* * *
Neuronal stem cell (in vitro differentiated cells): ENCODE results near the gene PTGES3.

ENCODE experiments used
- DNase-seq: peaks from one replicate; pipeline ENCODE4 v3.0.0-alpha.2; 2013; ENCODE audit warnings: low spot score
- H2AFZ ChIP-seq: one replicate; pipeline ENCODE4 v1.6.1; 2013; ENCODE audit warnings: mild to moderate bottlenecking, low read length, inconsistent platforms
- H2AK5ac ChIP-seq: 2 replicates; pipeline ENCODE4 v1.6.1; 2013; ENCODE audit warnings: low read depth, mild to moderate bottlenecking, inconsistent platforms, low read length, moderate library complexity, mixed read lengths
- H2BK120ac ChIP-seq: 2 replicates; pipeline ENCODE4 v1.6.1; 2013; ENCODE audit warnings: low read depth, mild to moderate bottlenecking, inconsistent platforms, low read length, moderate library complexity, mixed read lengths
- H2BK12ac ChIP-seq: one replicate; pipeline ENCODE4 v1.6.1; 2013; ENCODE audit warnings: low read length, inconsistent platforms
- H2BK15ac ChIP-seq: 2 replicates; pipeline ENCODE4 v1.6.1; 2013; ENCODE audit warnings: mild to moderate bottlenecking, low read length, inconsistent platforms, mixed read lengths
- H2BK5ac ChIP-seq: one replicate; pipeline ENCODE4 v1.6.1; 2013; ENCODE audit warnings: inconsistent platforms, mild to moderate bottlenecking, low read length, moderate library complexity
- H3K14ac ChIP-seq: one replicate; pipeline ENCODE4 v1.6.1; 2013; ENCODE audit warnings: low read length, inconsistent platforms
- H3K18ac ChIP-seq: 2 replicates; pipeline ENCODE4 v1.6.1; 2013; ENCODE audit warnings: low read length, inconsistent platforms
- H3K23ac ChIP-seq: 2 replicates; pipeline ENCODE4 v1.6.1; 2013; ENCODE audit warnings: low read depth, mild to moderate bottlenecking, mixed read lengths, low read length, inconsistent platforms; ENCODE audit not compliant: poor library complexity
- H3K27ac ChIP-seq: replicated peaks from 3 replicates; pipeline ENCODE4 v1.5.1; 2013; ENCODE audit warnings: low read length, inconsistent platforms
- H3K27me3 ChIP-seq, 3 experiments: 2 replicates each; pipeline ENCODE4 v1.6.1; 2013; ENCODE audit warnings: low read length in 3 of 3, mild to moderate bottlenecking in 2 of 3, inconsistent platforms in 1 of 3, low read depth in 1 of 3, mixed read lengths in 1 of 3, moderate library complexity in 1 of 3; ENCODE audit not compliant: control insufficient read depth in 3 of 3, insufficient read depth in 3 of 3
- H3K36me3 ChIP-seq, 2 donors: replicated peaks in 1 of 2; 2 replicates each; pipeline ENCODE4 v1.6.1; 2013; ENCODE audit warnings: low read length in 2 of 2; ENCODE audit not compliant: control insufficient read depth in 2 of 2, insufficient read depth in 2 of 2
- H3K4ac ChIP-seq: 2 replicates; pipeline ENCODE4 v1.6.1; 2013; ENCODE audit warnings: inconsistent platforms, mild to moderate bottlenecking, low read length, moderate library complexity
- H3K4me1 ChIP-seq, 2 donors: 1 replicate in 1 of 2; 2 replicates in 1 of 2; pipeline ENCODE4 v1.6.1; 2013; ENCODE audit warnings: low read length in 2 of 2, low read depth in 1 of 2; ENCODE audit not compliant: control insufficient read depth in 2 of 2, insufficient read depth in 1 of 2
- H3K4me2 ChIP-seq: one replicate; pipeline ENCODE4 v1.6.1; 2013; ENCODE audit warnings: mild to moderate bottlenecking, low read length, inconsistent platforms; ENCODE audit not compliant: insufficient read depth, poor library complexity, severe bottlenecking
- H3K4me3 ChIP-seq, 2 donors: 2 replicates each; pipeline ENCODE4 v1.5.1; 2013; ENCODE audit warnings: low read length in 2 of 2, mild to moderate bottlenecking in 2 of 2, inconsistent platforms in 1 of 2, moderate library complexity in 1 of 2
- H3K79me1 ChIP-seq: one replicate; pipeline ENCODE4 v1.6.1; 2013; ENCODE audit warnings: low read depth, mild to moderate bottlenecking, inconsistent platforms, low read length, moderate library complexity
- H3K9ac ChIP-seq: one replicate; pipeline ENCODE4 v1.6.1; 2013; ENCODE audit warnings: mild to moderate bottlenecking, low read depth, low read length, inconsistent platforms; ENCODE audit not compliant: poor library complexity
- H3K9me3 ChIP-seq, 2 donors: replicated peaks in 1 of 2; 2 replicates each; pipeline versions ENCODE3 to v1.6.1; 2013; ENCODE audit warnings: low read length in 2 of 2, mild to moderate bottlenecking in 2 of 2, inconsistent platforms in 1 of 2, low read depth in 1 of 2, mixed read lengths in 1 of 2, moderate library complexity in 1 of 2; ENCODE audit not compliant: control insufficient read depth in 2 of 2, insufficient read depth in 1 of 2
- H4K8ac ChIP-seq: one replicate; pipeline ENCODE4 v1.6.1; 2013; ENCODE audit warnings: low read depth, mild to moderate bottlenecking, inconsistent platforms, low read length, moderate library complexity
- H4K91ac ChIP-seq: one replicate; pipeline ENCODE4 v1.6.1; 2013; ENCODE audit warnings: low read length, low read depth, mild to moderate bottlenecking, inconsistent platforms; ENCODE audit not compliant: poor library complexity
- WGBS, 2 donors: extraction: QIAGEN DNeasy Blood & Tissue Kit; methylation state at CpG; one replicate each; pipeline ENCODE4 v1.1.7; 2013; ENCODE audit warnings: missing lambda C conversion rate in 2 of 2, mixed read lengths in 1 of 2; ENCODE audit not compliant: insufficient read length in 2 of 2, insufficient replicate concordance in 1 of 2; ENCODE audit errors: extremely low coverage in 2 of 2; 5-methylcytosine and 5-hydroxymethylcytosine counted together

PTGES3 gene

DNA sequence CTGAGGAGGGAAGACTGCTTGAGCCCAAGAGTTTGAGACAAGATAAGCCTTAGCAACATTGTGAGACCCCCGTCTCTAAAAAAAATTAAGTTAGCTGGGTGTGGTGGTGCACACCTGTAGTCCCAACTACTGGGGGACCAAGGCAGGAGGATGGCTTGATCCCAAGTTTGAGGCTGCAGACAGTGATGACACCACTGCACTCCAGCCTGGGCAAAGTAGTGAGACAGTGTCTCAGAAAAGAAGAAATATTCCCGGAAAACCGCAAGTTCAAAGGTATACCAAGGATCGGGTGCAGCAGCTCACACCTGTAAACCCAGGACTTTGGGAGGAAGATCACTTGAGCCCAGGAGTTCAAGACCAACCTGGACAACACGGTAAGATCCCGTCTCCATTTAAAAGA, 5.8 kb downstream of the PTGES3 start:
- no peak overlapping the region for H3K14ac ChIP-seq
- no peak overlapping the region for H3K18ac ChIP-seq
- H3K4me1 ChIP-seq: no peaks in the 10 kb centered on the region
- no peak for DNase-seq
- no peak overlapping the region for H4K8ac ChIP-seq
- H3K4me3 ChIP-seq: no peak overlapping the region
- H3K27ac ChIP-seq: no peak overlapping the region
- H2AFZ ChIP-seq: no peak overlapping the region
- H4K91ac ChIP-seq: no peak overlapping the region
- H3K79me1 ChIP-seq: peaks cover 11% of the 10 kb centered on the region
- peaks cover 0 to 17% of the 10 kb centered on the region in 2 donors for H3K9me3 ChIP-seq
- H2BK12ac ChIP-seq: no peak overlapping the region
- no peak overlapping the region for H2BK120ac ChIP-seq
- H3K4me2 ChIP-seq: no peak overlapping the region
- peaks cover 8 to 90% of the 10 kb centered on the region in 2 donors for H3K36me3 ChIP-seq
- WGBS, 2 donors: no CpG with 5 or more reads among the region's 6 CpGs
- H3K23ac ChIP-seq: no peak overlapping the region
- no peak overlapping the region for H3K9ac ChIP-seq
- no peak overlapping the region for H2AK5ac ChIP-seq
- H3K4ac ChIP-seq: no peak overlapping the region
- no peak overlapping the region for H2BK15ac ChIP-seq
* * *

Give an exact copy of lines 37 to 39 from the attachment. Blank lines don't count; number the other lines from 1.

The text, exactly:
- H3K79me1 ChIP-seq: peaks cover 11% of the 10 kb centered on the region
- peaks cover 0 to 17% of the 10 kb centered on the region in 2 donors for H3K9me3 ChIP-seq
- H2BK12ac ChIP-seq: no peak overlapping the region